More generally still, one can blow up any submanifold of any complex manifold X by applying this construction locally. The effect is, as before, to replace the blowup locus Z with the exceptional divisor E. In other words, the blowup map
is birational, and an isomorphism away from E. E is naturally seen as the projectivization of the normal bundle of Z. So is a locally trivial fibration with fiber P^{k  1}.
Since E is a smooth divisor, its normal bundle is a line bundle. It is not difficult to show that E intersects itself negatively. This means that its normal bundle possesses no holomorphic sections; E is the only smooth complex representative of its homology class in . (Suppose E could be perturbed off itself to another complex submanifold in the same class. Then the two submanifolds would intersect positively — as complex submanifolds always do — contradicting the negative selfintersection of E.) This is why the divisor is called exceptional.
Let V be some submanifold of X other than Z. If V is disjoint from Z, then it is essentially unaffected by blowing up along Z. However, if it intersects Z, then there are two distinct analogues of V in the blowup . One is the proper (or strict) transform, which is the closure of ; its normal bundle in is typically different from that of V in X. The other is the total transform, which incorporates some or all of E; it is essentially the pullback of V in cohomology.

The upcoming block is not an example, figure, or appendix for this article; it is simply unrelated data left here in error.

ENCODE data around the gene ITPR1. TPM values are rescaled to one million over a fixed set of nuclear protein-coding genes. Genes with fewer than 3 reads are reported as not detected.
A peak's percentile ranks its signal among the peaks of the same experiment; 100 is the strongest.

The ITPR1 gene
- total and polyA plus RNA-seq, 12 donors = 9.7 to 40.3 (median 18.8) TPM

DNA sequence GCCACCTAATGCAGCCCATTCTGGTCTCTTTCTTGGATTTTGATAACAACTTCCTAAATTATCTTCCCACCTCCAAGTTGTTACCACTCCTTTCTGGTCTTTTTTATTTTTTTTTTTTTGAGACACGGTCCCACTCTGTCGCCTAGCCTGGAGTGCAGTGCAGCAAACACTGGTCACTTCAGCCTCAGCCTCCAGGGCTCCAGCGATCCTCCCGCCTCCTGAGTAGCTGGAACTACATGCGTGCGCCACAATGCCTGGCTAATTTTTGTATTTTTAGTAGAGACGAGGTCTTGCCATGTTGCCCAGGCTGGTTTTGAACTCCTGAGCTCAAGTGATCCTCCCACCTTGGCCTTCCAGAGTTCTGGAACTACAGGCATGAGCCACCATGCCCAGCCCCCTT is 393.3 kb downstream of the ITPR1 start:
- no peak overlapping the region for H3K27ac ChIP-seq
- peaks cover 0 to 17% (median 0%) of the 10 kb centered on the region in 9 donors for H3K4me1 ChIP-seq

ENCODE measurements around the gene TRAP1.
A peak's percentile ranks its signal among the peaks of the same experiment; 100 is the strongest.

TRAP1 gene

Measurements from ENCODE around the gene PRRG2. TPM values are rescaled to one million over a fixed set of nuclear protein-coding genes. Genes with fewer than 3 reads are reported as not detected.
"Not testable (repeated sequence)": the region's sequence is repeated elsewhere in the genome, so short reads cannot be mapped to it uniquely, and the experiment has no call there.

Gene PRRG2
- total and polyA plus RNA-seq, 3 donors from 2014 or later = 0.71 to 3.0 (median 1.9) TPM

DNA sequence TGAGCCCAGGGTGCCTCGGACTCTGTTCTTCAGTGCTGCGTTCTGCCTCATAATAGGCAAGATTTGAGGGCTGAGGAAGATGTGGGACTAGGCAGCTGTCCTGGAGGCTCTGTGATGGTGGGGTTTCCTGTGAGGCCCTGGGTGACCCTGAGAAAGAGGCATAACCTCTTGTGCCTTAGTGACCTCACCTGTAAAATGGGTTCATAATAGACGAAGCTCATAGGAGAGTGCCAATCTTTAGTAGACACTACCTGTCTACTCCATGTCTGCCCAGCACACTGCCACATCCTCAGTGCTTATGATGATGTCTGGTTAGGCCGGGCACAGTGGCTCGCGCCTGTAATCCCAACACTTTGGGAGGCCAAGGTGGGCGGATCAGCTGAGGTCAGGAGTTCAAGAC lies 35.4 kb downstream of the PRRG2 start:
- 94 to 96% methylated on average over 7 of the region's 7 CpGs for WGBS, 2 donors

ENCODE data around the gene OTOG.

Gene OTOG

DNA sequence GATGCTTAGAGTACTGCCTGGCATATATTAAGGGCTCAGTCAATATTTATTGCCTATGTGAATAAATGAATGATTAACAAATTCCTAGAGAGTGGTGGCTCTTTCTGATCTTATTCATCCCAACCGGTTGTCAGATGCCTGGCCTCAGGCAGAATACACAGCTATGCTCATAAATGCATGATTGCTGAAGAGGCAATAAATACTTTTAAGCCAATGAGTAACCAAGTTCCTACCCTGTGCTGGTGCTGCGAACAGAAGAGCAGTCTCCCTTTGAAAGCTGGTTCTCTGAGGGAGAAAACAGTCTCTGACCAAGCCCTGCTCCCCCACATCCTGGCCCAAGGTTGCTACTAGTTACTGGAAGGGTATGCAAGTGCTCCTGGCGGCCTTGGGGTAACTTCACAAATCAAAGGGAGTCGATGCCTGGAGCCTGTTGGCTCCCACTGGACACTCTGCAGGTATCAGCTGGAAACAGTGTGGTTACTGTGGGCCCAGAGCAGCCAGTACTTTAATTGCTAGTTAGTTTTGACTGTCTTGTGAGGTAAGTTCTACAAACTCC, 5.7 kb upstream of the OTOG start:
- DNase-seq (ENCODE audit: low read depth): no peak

Blowing up schemes
To pursue blowup in its greatest generality, let X be a Noetherian scheme, and let be a coherent sheaf of ideals on X. The blowup of X with respect to is a scheme along with a morphism
such that is an invertible sheaf, characterized by this universal property: for any morphism such that is an invertible sheaf, f factors uniquely through π.
Notice that
has this property; this is how the blowup is constructed. Here Proj is the Proj construction on graded sheaves of commutative rings.
Exceptional divisors
The exceptional divisor of a blowup is the subscheme defined by the inverse image of the ideal sheaf , which is sometimes denoted . It follows from the definition of the blow up in terms of Proj that this subscheme E is defined by the ideal sheaf . This ideal sheaf is also the relative for π.